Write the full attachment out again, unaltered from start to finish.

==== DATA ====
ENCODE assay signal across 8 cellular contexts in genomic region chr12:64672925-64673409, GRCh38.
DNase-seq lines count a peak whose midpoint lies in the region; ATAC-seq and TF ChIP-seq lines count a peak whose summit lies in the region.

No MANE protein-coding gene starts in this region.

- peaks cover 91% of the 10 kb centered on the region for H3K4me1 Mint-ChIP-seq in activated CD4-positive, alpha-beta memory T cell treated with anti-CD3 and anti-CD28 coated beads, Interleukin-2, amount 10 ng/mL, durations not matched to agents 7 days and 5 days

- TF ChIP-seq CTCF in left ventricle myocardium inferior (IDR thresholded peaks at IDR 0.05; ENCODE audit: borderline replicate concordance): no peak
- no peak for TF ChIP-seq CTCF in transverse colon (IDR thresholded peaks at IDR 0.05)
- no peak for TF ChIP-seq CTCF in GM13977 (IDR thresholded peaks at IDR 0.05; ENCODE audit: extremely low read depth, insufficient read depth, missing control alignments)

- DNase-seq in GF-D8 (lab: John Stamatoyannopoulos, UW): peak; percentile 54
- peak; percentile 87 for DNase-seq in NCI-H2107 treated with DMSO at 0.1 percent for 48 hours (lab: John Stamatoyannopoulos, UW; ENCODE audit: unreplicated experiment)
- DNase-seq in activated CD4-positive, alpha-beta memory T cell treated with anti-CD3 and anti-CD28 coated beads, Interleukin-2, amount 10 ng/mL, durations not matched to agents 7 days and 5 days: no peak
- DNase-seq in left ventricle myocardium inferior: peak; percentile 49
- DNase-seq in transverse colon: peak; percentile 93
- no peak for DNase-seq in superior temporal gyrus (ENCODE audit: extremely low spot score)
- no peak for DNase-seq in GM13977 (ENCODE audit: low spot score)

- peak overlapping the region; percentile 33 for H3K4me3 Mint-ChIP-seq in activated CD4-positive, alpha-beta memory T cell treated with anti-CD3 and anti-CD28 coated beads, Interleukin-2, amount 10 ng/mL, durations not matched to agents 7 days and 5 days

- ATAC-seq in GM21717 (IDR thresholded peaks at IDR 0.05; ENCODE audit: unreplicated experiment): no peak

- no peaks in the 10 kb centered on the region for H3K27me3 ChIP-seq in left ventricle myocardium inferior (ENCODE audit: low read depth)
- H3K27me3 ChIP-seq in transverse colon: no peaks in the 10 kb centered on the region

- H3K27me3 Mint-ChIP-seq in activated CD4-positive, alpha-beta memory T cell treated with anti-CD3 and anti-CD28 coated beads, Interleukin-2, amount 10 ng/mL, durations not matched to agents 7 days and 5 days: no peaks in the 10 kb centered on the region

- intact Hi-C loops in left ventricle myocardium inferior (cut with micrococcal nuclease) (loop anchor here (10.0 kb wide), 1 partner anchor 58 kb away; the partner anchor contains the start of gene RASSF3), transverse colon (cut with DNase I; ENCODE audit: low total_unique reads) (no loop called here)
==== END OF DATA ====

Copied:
ENCODE assay signal across 8 cellular contexts in genomic region chr12:64672925-64673409, GRCh38.
DNase-seq lines count a peak whose midpoint lies in the region; ATAC-seq and TF ChIP-seq lines count a peak whose summit lies in the region.

No MANE protein-coding gene starts in this region.

- peaks cover 91% of the 10 kb centered on the region for H3K4me1 Mint-ChIP-seq in activated CD4-positive, alpha-beta memory T cell treated with anti-CD3 and anti-CD28 coated beads, Interleukin-2, amount 10 ng/mL, durations not matched to agents 7 days and 5 days

- TF ChIP-seq CTCF in left ventricle myocardium inferior (IDR thresholded peaks at IDR 0.05; ENCODE audit: borderline replicate concordance): no peak
- no peak for TF ChIP-seq CTCF in transverse colon (IDR thresholded peaks at IDR 0.05)
- no peak for TF ChIP-seq CTCF in GM13977 (IDR thresholded peaks at IDR 0.05; ENCODE audit: extremely low read depth, insufficient read depth, missing control alignments)

- DNase-seq in GF-D8 (lab: John Stamatoyannopoulos, UW): peak; percentile 54
- peak; percentile 87 for DNase-seq in NCI-H2107 treated with DMSO at 0.1 percent for 48 hours (lab: John Stamatoyannopoulos, UW; ENCODE audit: unreplicated experiment)
- DNase-seq in activated CD4-positive, alpha-beta memory T cell treated with anti-CD3 and anti-CD28 coated beads, Interleukin-2, amount 10 ng/mL, durations not matched to agents 7 days and 5 days: no peak
- DNase-seq in left ventricle myocardium inferior: peak; percentile 49
- DNase-seq in transverse colon: peak; percentile 93
- no peak for DNase-seq in superior temporal gyrus (ENCODE audit: extremely low spot score)
- no peak for DNase-seq in GM13977 (ENCODE audit: low spot score)

- peak overlapping the region; percentile 33 for H3K4me3 Mint-ChIP-seq in activated CD4-positive, alpha-beta memory T cell treated with anti-CD3 and anti-CD28 coated beads, Interleukin-2, amount 10 ng/mL, durations not matched to agents 7 days and 5 days

- ATAC-seq in GM21717 (IDR thresholded peaks at IDR 0.05; ENCODE audit: unreplicated experiment): no peak

- no peaks in the 10 kb centered on the region for H3K27me3 ChIP-seq in left ventricle myocardium inferior (ENCODE audit: low read depth)
- H3K27me3 ChIP-seq in transverse colon: no peaks in the 10 kb centered on the region

- H3K27me3 Mint-ChIP-seq in activated CD4-positive, alpha-beta memory T cell treated with anti-CD3 and anti-CD28 coated beads, Interleukin-2, amount 10 ng/mL, durations not matched to agents 7 days and 5 days: no peaks in the 10 kb centered on the region

- intact Hi-C loops in left ventricle myocardium inferior (cut with micrococcal nuclease) (loop anchor here (10.0 kb wide), 1 partner anchor 58 kb away; the partner anchor contains the start of gene RASSF3), transverse colon (cut with DNase I; ENCODE audit: low total_unique reads) (no loop called here)